I remember learning about some of this in school, about various reports (Beveridge in particular) which pointed out systemic problems with the UK and proposals to solve (or at the very least ease) them. This excellent book goes into far more detail although I was pleased that I was aware of some of the names of those involved and most of the highlights. What I didn’t fully realise was both the length of time it took for a patchwork of rules, managed by an even bigger patchwork of organisations, to come together as well as just how many people were involved in the process. It was a true mammoth undertaking. Of course, taking so long and involving SO many – both pro and anti – the Welfare State is, and probably always will be, a bit of a mess because of the winding historical path to get here. But it's inarguable that, imperfect though it undoubtedly is, what we have now is far, far superior to what existed before 1945. One of the interesting things that made me smile/laugh ironically throughout the book is the same arguments used, year after year, decade after decade AGAINST the very existence of the Welfare State – arguments that are still used today: about the moral failings of the poor, about the evils of intervention, about the waste of money and the inevitability of rich and poor. But we have also had those, throughout the same timescales, who have pointed to fairness and common humanity, who have shown that a healthy population is a productive population rather than a burden, who have shown that an educated population is innovative, valuable and even more productive, that a Welfare State can be a key factor in preventing political upheaval and even Revolution. 

Despite being comparatively short this slim volume is PACKED with interesting information. Written in a very accessible style (which is periodically rather funny) I can honestly say that I really enjoyed it. This is Social History at its best. You might imagine that a book on the origins of the Welfare State would be rather dry and boring. This is as far from that as you could imagine. If you have even wondered how the Welfare State came into existence or why things are as they are – and why some bits really don’t work as advertised! - this is definitely the book for you. Although flawed in a number of ways, the UK Welfare System is central to much of what makes Britain what it is. Highly recommended – as I’ve come to expect from a Penguin book.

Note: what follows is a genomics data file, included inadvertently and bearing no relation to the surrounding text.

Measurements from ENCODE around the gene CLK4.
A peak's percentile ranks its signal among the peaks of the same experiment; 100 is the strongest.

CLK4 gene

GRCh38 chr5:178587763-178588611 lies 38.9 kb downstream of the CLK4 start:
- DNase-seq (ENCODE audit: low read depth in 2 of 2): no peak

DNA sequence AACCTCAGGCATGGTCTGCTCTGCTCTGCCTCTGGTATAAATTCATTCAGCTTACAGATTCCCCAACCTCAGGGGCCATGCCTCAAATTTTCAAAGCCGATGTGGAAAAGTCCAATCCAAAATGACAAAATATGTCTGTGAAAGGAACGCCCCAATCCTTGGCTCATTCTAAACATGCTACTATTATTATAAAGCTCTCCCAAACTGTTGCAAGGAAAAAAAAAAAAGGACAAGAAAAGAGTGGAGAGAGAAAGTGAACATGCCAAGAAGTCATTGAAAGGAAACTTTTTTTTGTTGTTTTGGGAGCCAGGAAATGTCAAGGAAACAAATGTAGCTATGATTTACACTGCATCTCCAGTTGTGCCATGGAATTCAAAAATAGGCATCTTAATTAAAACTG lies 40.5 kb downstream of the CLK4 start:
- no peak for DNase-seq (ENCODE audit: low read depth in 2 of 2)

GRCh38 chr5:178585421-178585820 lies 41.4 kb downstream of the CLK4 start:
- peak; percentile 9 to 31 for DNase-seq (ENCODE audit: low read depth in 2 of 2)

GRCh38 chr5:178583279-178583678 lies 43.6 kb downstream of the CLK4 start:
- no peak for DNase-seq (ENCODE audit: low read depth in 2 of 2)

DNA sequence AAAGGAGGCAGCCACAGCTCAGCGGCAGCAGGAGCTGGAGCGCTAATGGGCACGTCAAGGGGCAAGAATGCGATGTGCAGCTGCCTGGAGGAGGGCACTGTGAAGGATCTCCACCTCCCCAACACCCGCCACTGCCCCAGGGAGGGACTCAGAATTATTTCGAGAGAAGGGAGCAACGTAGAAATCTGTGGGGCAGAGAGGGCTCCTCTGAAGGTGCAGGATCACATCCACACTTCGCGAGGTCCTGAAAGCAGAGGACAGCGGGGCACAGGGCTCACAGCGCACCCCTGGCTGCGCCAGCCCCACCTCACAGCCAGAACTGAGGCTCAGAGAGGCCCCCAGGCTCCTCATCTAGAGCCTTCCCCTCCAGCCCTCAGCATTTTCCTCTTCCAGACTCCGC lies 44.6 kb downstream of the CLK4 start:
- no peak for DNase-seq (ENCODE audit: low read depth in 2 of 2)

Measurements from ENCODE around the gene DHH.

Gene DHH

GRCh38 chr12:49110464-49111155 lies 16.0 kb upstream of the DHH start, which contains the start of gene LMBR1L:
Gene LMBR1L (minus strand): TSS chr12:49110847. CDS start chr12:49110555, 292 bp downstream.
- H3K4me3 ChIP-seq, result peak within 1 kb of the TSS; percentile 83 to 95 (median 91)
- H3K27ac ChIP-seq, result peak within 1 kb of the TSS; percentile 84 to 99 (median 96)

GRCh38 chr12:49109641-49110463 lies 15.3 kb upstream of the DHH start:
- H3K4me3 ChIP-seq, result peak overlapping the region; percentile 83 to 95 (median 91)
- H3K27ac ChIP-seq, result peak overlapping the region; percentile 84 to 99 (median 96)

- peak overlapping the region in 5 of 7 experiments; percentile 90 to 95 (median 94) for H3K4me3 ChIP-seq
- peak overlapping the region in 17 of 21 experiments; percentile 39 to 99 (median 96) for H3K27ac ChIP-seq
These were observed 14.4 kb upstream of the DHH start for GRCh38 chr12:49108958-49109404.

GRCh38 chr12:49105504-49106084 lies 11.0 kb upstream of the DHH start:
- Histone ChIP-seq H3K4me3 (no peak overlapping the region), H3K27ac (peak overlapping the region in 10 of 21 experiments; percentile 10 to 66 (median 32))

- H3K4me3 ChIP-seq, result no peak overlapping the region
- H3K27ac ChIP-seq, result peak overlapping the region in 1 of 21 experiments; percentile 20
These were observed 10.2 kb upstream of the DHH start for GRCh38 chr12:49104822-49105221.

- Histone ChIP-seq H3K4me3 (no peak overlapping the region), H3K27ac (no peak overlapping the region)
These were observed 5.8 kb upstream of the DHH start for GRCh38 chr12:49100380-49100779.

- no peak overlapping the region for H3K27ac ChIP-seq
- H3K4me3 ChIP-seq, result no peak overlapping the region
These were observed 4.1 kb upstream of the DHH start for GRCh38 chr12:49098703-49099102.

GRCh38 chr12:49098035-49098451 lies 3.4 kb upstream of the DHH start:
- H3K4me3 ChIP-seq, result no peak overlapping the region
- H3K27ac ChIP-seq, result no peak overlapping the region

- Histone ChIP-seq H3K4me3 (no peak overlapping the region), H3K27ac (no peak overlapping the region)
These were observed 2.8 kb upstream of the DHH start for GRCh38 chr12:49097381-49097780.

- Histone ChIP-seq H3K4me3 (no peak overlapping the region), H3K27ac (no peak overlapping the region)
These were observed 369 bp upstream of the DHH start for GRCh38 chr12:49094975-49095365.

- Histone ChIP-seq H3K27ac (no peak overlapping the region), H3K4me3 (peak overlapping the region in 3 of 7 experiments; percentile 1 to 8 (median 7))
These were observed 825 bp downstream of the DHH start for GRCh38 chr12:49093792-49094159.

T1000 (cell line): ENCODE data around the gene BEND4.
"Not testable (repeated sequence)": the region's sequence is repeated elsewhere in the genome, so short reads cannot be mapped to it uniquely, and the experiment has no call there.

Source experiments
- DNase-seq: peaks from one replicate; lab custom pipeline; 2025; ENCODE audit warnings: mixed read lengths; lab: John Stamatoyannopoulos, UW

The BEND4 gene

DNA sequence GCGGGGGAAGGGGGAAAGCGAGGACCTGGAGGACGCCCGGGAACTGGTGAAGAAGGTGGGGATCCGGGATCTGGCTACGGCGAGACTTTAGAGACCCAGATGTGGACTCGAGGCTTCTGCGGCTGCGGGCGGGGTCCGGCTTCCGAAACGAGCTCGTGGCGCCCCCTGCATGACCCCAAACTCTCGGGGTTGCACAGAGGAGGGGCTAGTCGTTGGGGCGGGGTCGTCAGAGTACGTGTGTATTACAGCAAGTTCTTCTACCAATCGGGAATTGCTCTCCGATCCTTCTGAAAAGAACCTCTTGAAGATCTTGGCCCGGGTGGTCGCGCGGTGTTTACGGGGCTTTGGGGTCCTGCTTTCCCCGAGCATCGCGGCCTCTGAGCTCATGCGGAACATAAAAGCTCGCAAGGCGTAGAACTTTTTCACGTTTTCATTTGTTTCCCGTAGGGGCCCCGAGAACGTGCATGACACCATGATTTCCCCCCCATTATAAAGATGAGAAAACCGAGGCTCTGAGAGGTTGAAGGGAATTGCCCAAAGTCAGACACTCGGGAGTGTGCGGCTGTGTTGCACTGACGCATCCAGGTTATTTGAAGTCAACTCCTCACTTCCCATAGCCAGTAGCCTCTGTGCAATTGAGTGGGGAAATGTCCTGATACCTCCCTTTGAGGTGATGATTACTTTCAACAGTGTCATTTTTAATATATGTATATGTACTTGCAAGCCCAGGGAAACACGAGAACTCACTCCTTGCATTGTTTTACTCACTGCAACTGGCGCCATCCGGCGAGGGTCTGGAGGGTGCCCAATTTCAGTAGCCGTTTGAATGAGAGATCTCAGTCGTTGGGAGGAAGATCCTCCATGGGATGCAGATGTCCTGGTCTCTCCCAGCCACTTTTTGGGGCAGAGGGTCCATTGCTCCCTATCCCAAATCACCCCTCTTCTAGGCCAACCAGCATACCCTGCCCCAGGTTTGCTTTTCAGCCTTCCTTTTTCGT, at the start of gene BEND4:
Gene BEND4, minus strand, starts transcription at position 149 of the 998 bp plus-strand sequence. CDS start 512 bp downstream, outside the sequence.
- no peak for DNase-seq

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Saturday, February 18, 2023

Oh, I remember that - when *everyone* seemed to be called 'Carol'. At first it annoyed me, then it just made me laugh. I'd introduce myself and she'd say: I'm Carol.... and I'd say: Well, of COURSE you are! and burst out laughing.... [lol] The Universe/Matrix/Simulation thingy has such a great (twisted) sense of humour!

100 Questions – to get to know someone. 

61. What is one thing you love about yourself? 

Insatiable curiosity 

62. What is your biggest insecurity? 

Not being very practical. Not being able to cope very well with other people's emotions. Being made to look stupid in public.  

63. What is the title of your favourite book? 

Yeah, right..... As IF I could have ONE favourite book!! 

64. When was the last time you felt lost? 

Mildly, probably a few days ago....... 

65. Do you cry when you are angry? 

Not that I’m aware of. I tend not to get THAT angry as a rule. My anger is more like flowing lava. Slow and VERY destructive given time, although thankfully it generally doesn’t hang around very long. 

66. Are you excited about anything right now? 

Finally watching Series 4-6 of The Expanse on Amazon Prime. 

67. Nike or Adidas? 

Neither. Presently (when I go outside) wearing Skechers 

68. What is your comfort food? 

Food is my comfort food! 

69. Do you laugh at the number of this question? 

No, because I’m not a child. 

70. Where do go when you want to be alone? 

Home. It’s was always great to get back from work and just close the door and the world outside. I’m not sure what I’d do or what I’d be like if I couldn’t have my alone time. Although I hear that solitary confinement is pretty chilled.... 

Thursday, February 16, 2023

Just Finished Reading: They Do It With Mirrors by Agatha Christie (FP: 1952) [218pp]